I don't know about you, but I find that remarkably well said.
The process was described by some as gradual, but one faculty member deemed it a “tsunami” of religious art that appeared in classrooms over winter break. And while most discussions on this matter have been private, opinions seem to run the gamut.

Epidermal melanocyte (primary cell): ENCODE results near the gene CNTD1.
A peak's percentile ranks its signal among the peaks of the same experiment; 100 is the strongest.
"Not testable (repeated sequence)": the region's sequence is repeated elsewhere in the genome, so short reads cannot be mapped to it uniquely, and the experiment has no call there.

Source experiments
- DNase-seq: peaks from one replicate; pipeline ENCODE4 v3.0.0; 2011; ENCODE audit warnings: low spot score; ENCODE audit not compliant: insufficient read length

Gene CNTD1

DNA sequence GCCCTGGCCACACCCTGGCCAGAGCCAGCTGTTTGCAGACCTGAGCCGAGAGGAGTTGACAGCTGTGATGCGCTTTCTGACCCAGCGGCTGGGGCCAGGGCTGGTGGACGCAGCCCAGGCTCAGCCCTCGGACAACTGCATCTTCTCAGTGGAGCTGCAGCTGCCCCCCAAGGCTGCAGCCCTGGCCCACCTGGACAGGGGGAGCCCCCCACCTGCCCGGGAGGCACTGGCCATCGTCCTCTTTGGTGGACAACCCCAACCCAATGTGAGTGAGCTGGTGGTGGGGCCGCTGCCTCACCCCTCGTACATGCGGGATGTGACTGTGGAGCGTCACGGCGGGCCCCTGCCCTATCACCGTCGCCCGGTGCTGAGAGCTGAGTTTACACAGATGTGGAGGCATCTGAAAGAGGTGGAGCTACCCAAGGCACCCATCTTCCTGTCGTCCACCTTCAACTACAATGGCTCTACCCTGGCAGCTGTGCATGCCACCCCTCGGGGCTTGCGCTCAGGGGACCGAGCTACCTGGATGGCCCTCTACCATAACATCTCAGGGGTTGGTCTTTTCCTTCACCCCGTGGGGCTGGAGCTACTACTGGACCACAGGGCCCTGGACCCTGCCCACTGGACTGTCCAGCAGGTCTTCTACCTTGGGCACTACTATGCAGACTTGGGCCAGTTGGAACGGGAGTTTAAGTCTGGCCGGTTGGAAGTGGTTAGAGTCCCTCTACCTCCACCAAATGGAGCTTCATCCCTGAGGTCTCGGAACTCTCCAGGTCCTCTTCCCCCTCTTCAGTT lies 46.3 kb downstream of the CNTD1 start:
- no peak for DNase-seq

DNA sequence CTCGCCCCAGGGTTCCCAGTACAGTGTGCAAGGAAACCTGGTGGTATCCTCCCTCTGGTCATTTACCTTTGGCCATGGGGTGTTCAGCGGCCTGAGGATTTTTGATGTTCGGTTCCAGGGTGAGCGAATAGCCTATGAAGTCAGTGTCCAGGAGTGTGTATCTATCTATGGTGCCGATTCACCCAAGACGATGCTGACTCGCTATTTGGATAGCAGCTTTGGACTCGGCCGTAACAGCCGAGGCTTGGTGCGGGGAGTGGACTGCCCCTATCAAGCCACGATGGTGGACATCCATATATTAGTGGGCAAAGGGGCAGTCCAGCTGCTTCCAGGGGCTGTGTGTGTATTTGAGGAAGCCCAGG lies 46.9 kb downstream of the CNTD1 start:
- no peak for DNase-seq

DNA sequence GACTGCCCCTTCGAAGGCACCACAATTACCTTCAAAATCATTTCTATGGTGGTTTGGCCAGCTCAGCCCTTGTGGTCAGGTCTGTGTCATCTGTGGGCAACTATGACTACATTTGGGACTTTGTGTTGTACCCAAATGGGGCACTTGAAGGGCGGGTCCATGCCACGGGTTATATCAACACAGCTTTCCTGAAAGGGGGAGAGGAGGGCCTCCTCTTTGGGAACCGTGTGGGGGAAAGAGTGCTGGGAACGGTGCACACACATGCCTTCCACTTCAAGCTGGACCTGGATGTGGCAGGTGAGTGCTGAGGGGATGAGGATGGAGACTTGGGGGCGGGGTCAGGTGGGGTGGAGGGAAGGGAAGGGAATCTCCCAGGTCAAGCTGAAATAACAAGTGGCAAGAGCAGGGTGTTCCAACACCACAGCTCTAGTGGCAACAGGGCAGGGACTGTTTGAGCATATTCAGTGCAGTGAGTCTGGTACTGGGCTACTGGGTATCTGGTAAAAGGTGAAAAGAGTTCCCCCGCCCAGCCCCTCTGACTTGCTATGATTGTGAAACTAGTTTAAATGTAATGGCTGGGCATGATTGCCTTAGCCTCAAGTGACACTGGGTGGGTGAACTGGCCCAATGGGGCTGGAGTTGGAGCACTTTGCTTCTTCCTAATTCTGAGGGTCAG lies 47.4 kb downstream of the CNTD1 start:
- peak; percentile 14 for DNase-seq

In a statement provided through Dunn [the PR manager for the university], Rev. T. Frank Kennedy, chair of the committee on Christian Art, wrote: “I suppose a question might be posed to Boston College as to what purpose this Christian Art serves? In a world that is pretty successfully driven by media (imagery), ours is a response that seeks to pose the age-old invitation of Christ to enter into love--a love that is made perfect in its unselfishness. John Paul II spoke of the crucifix on September 15, 2002 saying ‘It is the sign of God, who has compassion on us, who accepts human weakness, who opens to us all, to one another, and therefore creates the relation of fraternity.’ The Pope also went on to say that though this symbol has been abused in history, it is the Christian’s duty to reclaim that symbol as an invitation to love. An invitation to love, and an invitation to faith is exactly that, an invitation. One is not required to respond, one can decline, and one can have many reasons for declining the invitation, but to imply that a Jesuit and Catholic university is not free to offer this invitation is simply an impossibility.”
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